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Thailand sees scope for more fiscal support, lower interest rate

Bangkok

THAILAND'S government is ready to take further action to support an economy growing at its slowest pace in nearly five years, and sees room for further interest-rate cuts, the finance minister said.

Weeks after passing a stimulus programme worth more than US$10 billion, the government still has the fiscal space to do more, Finance Minister Uttama Savanayana said Wednesday in a Bloomberg Television interview in Bangkok.

"The government deems it very critical that we act in a timely manner, in a convincing manner," he said, adding that the leadership would be "very prudent" about any moves.

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Thailand's export-reliant economy has slowed sharply this year, hit by the US-China trade war and a surging currency. The government's fiscal package came a few days after a surprise Bank of Thailand interest-rate cut that did little to dent the baht.

Thailand's gross domestic product rose 2.3 per cent in April through June from a year earlier, sapped by struggling exports, slowing tourist arrivals and a drought. The central bank has responsibility for setting interest rates, and Mr Uttama sees the possibility of it undertaking further easing to boost growth.

"It's still early to say that there will be another" rate cut, he said. "We will monitor the situation. I think we have room for that."

The baht weakened as much as 0.4 per cent against the US dollar from Tuesday's close after Mr Uttama flagged the possibility of looser monetary policy.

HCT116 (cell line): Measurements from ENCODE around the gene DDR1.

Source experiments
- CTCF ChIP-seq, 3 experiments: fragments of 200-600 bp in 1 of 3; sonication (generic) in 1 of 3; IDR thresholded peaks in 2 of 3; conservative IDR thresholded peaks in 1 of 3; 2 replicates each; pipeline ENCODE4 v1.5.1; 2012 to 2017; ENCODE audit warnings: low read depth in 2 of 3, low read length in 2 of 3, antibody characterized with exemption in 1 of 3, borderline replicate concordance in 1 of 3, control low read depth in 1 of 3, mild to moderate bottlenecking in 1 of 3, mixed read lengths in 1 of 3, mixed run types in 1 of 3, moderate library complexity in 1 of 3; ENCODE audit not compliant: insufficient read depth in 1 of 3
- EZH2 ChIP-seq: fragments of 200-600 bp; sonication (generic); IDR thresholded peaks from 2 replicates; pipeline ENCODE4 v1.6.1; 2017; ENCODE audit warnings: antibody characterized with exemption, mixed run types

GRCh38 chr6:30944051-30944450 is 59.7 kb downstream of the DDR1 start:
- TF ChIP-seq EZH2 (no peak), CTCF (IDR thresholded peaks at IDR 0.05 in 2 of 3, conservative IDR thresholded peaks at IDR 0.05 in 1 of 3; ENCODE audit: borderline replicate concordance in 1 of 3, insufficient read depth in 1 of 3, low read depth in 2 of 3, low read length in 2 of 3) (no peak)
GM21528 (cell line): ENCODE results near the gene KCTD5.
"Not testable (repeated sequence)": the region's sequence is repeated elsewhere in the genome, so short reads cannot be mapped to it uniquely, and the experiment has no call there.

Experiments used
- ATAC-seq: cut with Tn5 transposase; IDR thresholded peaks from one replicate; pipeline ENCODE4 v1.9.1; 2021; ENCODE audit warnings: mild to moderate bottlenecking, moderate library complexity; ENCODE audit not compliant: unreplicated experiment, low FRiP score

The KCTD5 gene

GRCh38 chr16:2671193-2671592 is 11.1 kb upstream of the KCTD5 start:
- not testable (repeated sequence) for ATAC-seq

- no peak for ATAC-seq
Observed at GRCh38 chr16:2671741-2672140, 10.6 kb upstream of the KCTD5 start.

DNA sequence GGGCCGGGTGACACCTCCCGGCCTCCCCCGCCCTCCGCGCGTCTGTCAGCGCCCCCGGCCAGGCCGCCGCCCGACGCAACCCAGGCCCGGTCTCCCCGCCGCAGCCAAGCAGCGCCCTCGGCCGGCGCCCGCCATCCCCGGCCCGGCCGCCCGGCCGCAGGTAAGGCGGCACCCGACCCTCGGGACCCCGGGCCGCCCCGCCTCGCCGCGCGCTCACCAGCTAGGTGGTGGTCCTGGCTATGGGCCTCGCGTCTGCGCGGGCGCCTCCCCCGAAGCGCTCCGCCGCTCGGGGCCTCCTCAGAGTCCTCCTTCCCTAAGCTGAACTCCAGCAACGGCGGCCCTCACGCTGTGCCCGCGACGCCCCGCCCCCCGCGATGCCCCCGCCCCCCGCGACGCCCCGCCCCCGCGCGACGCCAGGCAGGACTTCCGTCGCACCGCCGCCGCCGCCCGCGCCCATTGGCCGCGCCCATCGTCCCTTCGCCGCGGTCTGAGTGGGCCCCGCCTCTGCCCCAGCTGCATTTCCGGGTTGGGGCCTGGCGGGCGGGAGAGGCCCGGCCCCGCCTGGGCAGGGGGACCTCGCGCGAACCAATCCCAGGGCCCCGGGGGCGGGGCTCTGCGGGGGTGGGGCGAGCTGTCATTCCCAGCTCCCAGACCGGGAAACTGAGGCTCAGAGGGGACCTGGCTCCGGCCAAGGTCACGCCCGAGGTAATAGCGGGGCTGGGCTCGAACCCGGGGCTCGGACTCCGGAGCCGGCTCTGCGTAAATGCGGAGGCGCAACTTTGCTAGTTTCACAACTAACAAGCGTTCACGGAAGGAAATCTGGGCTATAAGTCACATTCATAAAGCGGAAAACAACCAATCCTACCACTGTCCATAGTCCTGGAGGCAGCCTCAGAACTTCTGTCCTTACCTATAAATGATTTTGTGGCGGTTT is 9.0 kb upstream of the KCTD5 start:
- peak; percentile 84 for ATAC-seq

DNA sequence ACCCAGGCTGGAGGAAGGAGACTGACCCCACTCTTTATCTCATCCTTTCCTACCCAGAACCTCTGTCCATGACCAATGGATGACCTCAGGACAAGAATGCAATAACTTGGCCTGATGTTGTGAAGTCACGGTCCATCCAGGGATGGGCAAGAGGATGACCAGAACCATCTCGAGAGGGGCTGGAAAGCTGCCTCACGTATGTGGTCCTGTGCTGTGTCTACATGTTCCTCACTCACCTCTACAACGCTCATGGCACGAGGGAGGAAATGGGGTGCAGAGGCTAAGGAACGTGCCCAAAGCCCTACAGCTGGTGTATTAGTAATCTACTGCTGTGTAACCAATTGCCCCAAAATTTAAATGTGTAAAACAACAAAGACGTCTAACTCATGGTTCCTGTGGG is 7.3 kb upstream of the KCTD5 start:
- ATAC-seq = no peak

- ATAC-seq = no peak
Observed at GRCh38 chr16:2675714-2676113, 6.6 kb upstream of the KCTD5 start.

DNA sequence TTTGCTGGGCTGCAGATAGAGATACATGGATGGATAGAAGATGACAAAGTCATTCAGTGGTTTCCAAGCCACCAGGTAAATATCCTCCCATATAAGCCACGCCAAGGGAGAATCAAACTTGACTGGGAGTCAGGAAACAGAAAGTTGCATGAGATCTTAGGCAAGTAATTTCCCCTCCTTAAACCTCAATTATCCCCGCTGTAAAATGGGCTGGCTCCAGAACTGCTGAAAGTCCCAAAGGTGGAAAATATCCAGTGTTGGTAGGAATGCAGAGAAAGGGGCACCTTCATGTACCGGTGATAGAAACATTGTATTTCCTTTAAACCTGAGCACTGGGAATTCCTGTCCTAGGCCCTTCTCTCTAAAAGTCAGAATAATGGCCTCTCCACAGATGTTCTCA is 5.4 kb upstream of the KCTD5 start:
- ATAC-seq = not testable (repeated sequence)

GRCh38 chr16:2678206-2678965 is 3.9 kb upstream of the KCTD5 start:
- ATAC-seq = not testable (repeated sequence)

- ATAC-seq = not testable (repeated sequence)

Bank of Thailand governor Veerathai Santiprabhob said earlier this month that a planned economic policy coordination committee with the Finance Ministry won't affect the central bank's monetary policy decisions. Thai officials are particularly vexed by the baht, which has gained more than 6 per cent against the US dollar this year as the best-performing emerging-market currency. The Finance Ministry consults closely with the Bank of Thailand on the baht, but it's the central bank's responsibility to decide on currency policy, Mr Uttama said.

Near-record foreign reserves are a sign of efforts to restrain the baht, but heightened US oversight of currency policies limits the Bank of Thailand's scope to step up intervention substantially. At the same time, risks from elevated household debt reduce the monetary authority's room to cut borrowing costs aggressively.

Mr Uttama noted risks from the US-China trade war - "especially as things are still unfolding on the global stage" - but said he believes the economy can still reach the government's 3 per cent growth forecast for the year. "It's clear that everybody is hurt by this, and the sooner it's over, the better for everyone," he said of the trade war. BLOOMBERG